What profiling techniques do you use and what information do you need to provide to your customers?
GDPR has a significant impact if your organisation undertakes profiling for the purposes of analysis, segmentation or predictive modelling. Most crucially, the EU Regulation requires organisations to inform consumers if profiling is taking place.
[The Article 29 Working Party draft guidelines published in October 2017 can be found here or we have produced an overview: GDPR & Profiling – What the WP29 guidelines say]
This represents a marked change from Directive 95/46/EC which doesn’t explicitly mention the word profiling. Article 4 of the GDPR now defines profiling as:
‘profiling’ means any form of automated processing of personal data consisting of the use of personal data to evaluate certain personal aspects relating to a natural person, in particular to analyse or predict aspects concerning that natural person’s performance at work, economic situation, health, personal preferences, interests, reliability, behaviour, location or movements.
It is a very comprehensive definition covering –amongst other things – most of the automated decision making commonly used in marketing.
Does the profiling you undertake require consent?
During the GDPR negotiations many feared an opt-in consent would be required for all types of profiling. However, the final text identifies that selected types of profiling may be treated differently. Article 21 gives individuals the right to object to profiling related to direct marketing purposes whereas Article 22 lays down specific conditions for profiling which produces ‘legal or similarly significant effects’.
What this means in practice is that where an organisation already has grounds for direct marketing, such as consent or legitimate interests, they do not need to gather an additional consent to profile for DM purposes. For example, to segment an audience for marketing communications. They will, however, have to notify the profiling when they capture the personal data.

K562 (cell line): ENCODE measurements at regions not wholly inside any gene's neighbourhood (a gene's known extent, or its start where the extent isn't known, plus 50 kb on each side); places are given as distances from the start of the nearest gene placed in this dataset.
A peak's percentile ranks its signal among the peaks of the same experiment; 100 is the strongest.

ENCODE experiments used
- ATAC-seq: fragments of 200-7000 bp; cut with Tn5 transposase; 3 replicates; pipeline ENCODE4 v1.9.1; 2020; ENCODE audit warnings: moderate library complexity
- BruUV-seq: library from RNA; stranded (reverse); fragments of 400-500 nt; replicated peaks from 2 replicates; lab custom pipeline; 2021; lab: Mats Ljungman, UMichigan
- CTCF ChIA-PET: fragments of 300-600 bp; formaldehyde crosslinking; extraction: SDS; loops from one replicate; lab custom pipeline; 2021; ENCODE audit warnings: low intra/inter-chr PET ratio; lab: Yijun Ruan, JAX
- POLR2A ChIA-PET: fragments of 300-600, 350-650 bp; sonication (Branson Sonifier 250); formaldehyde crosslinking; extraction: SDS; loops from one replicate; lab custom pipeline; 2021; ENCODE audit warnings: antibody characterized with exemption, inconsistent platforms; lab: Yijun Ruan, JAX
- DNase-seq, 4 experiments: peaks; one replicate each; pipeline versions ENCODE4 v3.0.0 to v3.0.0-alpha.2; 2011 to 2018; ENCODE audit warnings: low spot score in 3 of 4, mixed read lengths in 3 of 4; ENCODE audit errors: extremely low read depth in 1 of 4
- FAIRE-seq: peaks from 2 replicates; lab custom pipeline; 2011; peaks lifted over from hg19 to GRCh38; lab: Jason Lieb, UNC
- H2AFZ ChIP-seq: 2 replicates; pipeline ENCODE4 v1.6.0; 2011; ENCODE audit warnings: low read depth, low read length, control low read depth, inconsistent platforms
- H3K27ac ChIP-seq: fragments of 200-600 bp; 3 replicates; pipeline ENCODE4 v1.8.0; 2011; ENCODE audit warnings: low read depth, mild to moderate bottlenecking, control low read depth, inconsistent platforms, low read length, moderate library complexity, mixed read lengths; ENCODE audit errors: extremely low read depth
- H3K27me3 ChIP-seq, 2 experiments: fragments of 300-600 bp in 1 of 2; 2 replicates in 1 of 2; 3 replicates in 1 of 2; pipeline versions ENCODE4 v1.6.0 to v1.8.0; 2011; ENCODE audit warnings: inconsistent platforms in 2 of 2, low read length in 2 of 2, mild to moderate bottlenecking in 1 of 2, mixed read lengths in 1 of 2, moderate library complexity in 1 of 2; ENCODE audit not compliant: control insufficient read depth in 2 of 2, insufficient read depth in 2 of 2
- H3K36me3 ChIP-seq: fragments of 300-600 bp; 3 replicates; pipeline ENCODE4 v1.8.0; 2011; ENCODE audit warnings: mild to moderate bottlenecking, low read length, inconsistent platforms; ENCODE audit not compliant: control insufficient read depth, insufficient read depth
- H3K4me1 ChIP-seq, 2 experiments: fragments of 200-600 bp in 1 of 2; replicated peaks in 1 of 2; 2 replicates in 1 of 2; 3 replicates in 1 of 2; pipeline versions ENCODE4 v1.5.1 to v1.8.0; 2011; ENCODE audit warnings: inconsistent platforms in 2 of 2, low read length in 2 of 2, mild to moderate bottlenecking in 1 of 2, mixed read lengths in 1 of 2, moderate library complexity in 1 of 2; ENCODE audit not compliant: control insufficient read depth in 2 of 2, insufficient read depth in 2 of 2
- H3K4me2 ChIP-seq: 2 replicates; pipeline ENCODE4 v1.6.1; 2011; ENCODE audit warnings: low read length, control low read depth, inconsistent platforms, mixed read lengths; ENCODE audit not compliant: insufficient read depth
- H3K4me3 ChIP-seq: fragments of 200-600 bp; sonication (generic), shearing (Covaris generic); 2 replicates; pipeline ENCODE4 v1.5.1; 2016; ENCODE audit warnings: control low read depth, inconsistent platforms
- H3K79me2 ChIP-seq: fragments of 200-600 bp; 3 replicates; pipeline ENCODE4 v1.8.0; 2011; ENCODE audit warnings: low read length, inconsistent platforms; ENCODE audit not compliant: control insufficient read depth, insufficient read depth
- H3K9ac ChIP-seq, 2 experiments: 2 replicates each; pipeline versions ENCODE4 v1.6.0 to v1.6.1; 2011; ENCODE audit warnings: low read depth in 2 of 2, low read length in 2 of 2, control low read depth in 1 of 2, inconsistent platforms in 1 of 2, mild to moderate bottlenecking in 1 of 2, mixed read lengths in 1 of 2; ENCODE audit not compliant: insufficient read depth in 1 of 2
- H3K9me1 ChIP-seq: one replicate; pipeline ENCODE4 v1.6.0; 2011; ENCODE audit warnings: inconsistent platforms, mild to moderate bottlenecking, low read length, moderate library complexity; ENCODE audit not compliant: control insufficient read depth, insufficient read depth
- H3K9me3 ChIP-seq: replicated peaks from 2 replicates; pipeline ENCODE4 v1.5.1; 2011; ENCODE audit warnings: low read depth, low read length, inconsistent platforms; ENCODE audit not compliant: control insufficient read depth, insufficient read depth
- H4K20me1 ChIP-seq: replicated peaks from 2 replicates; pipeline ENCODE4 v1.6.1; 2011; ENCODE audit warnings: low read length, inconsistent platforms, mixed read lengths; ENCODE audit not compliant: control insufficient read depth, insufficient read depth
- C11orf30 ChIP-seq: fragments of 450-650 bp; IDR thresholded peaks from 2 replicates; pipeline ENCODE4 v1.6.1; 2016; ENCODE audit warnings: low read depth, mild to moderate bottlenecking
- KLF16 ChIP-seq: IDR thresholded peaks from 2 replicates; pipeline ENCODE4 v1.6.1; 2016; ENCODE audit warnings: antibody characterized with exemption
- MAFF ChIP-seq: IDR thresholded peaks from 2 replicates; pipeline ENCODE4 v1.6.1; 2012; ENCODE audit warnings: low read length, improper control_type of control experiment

The second category, profiling with ‘legal or similarly significant effects’, is explained in GDPR with examples of such as the use of profiling to judge an application for a credit card and its use in e-recruiting without human intervention. It remains to be seen how far this definition will be expanded by guidance from the Regulators. Organisations which wish to carry out this type of profiling must be able to rely on one of these three conditions for processing:
i) It is required for entry or performance of a contract
ii) It is authorised by EU or Member State Law
iii) The individual has actively consented to the profiling
Crucially under the GDPR profiling of children is a no go and explicit consent will be required for Special Categories of Data (an expanded definition of what is currently referred to as Sensitive Data).